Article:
The crisis of the 1890s. Cleveland had barely taken office when the nation was hit by the worst economic crisis in its history up to that time. Triggered by the bankruptcy of several railroads and the failure of a British bank that caused many British investors to exchange their American stocks for gold, the Panic of 1893 led to a depression that lasted for four years. The nation's gold reserves fell dramatically between January 1892 and March 1893, 600 banks had closed their doors by the end of the year, more than three million people — about 20 percent of the workforce — were unemployed, and wheat and corn prices fell precipitously.

Cleveland failed to comprehend the magnitude of the disaster. To stop the drain of gold, the President asked for and received the repeal of the Sherman Silver Purchase Act. This stopped the issuance of silver certificates that were redeemable in gold, but it did not solve the problem. The federal government was forced to secure a loan from a banking syndicate headed by J. Pierpont Morgan to buy 3.5 million ounces of gold in order to meet the Treasury emergency. Throughout the crisis, Cleveland maintained that boom‐and‐bust cycles were inevitable and that little could be done about them. Indeed, he strongly believed that responsibility for the social costs of depression did not fall to the government, at any level. Jacob Coxey, a Populist from Ohio, disagreed. He led a group of 400 men on a protest march to Washington, D.C., in the spring of 1894 and demanded that the federal government set up a $500 million public works project for the unemployed. Coxey's Army quickly disbanded when Coxey and other leaders were arrested for trespassing.

The election of 1896. The Democrats were certainly hurt by the Panic of 1893; both the Republicans and Populists gained seats in the 1894 congressional elections. As the country anticipated the presidential campaign of 1896, it was clear that the main campaign issue would be whether to have a silver or gold monetary standard. The Republicans nominated William McKinley of Ohio on a platform supporting the gold standard and high tariffs. Democrats were split between the silverites, who supported a silver standard, and the goldbugs, who supported currency that was based on gold. Silverite William Jennings Bryan, a former Congressman from Nebraska, guaranteed himself the Democratic nomination through his famous “Cross of Gold” speech before the convention. The selection of Bryan created a serious problem for the Populists. Party leaders realized that running their own candidate would split the silver vote and hand the election to the Republicans. At the same time, “free silver” was just one plank in the Populist program and backing the Democrats would mean a loss of independence and identity. Ultimately, the Populist party decided to nominate Bryan for president as well and made Tom Watson of Georgia its candidate for vice president.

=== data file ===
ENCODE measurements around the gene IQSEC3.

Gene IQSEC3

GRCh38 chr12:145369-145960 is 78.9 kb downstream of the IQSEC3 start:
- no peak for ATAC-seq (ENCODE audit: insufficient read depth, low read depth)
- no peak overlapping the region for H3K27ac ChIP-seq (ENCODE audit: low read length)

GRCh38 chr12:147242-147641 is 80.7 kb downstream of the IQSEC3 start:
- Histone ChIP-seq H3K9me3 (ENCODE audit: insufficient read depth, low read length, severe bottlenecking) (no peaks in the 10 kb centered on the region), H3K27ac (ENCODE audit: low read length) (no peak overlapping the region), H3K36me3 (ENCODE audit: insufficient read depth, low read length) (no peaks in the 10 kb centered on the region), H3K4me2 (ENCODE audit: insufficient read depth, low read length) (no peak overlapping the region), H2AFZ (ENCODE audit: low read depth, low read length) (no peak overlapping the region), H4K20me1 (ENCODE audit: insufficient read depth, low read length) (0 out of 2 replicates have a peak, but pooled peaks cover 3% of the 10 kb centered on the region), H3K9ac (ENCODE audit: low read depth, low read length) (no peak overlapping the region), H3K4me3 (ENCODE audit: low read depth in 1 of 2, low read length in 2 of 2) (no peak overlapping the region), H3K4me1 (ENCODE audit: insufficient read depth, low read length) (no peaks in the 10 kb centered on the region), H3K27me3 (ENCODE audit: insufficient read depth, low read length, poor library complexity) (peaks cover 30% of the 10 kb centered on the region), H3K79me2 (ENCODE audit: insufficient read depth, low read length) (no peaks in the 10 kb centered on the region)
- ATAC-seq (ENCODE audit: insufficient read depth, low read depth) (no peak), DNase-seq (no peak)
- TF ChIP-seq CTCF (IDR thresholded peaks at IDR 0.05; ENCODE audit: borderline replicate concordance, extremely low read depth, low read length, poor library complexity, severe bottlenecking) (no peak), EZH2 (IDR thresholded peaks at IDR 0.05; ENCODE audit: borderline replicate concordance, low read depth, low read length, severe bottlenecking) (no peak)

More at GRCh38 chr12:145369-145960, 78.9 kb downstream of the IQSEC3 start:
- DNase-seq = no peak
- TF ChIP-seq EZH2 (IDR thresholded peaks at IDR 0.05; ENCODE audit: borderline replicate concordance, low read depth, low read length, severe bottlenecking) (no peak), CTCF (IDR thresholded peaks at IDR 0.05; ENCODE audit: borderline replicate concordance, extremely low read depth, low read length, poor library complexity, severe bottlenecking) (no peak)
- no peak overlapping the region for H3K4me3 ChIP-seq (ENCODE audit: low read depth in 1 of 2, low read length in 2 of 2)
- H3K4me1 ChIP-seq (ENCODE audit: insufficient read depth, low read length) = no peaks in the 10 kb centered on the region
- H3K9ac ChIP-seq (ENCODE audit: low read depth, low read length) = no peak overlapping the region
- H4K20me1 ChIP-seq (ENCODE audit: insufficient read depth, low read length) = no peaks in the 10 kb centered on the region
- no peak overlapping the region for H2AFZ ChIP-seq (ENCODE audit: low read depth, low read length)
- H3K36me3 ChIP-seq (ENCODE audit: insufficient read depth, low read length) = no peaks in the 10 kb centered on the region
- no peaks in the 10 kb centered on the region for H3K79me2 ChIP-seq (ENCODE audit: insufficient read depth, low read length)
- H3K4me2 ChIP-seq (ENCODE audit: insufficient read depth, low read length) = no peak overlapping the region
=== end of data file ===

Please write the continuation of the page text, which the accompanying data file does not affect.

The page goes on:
The Republicans dramatically outspent the Democrats in promoting their campaign and trumpeted that a vote for McKinley was a vote for prosperity. Meanwhile, the Democrats discovered that Bryan had very little appeal among immigrants, factory workers, and the middle class. McKinley's victory was decisive; for the first time since 1872, a candidate for president won more than 50 percent of the vote. By committing the 1896 campaign platform to the single issue of free silver, the Populists lost momentum on their other reform proposals. When Bryan ran against McKinley for a second time in 1900, the Populists again endorsed him and shared his second defeat. By this time, the party was no longer winning state and local elections and was clearly in decline.

Circumstances more than his program made McKinley's administration a successful one. Certainly the high rates of the Dingley Tariff did little to solve the country's economic ills, but an increase in farm prices, the excitement of finding gold in the Klondike, and restored prosperity helped the Panic of 1893 fade into a bad memory. Americans were also turning their attention to a new issue — the idea of overseas expansion.